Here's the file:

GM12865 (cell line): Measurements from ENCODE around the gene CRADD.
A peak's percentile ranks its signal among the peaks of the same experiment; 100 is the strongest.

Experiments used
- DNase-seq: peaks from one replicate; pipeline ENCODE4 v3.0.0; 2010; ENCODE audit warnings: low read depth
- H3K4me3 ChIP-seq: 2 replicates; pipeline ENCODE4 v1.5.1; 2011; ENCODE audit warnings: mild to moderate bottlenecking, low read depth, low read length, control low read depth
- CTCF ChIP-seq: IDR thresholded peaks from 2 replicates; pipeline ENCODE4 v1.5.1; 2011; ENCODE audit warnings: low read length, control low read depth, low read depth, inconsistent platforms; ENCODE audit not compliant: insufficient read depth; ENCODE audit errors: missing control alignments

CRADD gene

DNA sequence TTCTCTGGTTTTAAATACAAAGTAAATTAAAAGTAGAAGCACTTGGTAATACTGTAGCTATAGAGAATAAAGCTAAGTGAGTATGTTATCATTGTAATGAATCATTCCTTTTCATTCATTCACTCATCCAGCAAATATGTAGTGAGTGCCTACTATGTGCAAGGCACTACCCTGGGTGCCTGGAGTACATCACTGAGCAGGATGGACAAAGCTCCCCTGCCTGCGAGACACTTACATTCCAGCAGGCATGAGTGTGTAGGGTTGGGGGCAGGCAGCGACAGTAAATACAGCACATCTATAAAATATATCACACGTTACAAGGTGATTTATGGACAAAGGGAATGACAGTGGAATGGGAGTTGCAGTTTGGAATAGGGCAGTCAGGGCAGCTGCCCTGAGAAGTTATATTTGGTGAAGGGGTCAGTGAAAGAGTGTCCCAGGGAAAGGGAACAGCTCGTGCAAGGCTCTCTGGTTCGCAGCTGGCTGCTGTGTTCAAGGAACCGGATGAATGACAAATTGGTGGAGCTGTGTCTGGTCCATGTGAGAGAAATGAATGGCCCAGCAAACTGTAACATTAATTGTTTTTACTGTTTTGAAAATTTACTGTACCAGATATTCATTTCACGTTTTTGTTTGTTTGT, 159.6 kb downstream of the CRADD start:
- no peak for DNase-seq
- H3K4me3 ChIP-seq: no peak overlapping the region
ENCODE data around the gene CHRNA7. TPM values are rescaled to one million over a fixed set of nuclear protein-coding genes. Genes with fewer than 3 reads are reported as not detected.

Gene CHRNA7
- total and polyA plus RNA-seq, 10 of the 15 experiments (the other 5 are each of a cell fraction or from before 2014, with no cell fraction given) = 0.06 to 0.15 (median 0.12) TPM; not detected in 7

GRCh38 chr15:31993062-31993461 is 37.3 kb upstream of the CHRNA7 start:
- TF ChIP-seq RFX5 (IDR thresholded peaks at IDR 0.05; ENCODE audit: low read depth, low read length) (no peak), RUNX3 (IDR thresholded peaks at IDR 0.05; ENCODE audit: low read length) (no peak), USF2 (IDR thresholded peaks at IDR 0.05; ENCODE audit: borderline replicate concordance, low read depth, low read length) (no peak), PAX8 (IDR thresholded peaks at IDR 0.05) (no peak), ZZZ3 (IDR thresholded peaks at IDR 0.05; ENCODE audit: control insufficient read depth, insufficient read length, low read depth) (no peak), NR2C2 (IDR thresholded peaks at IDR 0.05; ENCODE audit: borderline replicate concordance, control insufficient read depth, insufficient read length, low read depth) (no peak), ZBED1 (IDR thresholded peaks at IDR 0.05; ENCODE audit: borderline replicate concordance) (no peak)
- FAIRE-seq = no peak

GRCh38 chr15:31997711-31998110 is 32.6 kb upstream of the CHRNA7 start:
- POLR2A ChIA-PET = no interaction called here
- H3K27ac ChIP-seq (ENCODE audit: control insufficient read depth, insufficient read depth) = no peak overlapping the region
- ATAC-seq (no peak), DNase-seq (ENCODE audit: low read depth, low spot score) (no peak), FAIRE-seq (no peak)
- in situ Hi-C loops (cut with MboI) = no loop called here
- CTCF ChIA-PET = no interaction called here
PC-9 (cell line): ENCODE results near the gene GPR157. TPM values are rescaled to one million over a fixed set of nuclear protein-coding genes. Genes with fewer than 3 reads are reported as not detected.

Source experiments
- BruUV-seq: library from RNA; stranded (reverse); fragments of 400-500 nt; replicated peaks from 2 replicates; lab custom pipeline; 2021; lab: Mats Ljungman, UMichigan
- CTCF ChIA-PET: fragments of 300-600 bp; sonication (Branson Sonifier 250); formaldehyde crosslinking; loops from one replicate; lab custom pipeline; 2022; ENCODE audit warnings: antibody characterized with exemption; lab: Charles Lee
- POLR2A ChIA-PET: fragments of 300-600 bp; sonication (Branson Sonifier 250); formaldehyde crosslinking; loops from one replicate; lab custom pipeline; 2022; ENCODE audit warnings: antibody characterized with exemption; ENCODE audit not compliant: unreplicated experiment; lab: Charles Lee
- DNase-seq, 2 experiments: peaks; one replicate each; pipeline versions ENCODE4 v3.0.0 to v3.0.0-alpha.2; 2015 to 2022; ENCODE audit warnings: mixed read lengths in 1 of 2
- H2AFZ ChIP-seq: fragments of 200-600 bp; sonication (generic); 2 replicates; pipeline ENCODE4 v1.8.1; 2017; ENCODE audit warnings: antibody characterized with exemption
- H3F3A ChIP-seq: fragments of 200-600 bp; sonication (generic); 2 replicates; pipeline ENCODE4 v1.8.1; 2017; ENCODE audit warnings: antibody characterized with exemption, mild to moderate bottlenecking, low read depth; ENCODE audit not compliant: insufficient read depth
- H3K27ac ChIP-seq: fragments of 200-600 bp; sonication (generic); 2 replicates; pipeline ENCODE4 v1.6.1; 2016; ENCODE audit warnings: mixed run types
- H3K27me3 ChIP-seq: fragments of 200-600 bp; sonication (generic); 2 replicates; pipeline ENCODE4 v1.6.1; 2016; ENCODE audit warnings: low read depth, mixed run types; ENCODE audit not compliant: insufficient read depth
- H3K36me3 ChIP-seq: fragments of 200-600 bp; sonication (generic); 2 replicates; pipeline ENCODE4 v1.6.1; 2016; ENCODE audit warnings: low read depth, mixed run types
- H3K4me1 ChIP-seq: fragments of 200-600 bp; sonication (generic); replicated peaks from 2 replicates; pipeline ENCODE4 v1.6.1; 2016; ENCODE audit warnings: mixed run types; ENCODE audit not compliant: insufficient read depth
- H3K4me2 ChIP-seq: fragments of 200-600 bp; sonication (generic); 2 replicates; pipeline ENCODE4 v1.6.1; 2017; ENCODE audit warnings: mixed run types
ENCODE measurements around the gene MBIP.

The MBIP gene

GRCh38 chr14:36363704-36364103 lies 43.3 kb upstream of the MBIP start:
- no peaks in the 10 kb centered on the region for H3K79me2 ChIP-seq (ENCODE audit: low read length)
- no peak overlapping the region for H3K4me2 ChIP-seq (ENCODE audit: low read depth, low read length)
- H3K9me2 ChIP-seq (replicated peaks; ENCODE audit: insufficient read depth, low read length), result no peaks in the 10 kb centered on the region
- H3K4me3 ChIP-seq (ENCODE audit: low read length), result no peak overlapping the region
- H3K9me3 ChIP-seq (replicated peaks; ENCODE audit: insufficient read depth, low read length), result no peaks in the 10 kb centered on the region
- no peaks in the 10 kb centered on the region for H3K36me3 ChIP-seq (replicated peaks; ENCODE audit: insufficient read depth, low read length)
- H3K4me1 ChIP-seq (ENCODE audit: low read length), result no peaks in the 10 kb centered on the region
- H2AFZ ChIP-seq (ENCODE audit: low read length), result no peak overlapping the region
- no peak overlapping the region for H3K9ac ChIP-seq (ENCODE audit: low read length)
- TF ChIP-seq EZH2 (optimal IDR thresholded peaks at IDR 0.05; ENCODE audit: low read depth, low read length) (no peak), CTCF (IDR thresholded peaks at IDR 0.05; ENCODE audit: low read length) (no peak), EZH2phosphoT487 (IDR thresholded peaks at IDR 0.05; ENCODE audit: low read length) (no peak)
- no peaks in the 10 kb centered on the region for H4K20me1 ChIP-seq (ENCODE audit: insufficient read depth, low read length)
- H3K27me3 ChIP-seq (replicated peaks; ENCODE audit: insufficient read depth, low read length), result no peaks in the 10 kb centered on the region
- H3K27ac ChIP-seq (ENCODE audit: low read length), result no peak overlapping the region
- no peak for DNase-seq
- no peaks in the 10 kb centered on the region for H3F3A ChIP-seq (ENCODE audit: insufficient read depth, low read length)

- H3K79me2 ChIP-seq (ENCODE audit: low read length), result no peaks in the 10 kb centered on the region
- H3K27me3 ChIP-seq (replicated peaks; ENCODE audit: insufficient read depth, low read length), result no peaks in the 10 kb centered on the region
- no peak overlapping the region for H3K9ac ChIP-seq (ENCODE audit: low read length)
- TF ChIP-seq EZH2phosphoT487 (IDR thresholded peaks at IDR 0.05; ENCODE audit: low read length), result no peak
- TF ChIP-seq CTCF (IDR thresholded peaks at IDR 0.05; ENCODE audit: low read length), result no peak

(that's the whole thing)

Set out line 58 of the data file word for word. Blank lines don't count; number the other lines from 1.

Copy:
- TF ChIP-seq CTCF (IDR thresholded peaks at IDR 0.05; ENCODE audit: low read length), result no peak